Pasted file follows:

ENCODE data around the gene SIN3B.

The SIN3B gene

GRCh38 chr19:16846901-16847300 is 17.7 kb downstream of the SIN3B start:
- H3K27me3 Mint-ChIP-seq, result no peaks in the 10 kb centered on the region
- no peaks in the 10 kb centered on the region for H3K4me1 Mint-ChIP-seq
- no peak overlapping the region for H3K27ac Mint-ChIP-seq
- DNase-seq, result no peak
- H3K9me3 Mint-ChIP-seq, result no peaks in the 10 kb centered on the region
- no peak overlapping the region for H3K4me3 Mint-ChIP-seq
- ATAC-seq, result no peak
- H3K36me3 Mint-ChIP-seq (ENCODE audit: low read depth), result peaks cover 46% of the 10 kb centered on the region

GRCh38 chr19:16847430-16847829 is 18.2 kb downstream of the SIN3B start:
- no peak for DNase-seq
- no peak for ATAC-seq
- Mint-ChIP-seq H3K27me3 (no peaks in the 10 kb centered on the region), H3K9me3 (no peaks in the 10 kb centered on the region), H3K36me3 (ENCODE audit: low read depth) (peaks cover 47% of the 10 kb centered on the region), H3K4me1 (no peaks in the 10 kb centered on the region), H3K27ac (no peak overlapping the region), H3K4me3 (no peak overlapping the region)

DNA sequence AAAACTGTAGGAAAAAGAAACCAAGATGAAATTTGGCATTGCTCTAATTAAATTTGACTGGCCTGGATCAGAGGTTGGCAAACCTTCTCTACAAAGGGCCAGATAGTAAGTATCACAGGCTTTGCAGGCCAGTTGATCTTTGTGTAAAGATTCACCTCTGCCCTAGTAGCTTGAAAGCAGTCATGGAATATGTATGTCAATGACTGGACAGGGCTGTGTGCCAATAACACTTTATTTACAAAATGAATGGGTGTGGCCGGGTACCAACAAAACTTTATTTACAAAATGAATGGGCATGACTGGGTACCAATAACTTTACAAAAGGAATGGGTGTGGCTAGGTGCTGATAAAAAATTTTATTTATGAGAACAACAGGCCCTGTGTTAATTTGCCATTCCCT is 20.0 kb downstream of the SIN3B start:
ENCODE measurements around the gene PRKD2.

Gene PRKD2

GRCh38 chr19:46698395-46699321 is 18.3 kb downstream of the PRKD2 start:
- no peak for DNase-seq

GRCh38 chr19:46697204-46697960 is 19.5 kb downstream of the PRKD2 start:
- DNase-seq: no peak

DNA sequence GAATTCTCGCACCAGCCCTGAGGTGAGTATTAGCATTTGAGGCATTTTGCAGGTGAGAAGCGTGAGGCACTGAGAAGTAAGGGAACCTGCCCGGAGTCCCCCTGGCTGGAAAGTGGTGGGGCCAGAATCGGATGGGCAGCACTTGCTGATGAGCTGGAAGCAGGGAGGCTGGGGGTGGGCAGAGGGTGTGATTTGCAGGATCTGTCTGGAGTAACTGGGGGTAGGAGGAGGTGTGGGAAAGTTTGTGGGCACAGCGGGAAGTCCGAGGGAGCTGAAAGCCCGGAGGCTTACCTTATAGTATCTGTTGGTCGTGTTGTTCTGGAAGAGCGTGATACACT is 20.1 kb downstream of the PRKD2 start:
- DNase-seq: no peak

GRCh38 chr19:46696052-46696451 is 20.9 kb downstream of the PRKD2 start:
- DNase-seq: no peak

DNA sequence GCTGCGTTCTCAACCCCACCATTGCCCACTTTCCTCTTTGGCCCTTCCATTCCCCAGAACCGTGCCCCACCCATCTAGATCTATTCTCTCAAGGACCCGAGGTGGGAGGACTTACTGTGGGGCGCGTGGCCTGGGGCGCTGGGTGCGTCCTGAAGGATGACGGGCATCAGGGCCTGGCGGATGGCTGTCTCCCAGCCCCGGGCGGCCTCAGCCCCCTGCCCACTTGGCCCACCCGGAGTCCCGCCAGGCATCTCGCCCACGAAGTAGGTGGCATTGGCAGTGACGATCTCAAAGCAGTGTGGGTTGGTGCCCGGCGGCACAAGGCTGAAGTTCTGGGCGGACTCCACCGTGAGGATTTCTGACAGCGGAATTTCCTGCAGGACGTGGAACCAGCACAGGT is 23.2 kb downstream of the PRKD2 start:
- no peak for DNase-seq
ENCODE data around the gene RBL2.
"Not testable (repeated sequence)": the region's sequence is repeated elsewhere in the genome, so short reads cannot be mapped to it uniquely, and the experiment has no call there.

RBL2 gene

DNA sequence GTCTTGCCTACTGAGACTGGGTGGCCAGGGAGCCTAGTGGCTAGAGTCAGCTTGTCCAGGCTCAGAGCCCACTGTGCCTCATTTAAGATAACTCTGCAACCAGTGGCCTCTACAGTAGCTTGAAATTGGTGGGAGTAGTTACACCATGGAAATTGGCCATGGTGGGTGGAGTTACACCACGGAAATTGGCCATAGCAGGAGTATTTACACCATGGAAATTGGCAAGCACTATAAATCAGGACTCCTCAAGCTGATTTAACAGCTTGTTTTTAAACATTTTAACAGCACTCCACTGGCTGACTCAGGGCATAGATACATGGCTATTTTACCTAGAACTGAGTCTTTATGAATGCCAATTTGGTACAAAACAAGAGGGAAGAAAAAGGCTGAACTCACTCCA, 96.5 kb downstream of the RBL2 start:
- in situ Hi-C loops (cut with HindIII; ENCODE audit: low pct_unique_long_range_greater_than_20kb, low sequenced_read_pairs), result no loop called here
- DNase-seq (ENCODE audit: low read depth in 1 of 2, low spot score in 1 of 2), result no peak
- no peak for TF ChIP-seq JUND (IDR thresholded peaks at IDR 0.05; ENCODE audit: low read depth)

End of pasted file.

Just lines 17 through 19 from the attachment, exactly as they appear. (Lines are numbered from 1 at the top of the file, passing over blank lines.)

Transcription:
ENCODE measurements around the gene PRKD2.

Gene PRKD2

GRCh38 chr19:46698395-46699321 is 18.3 kb downstream of the PRKD2 start: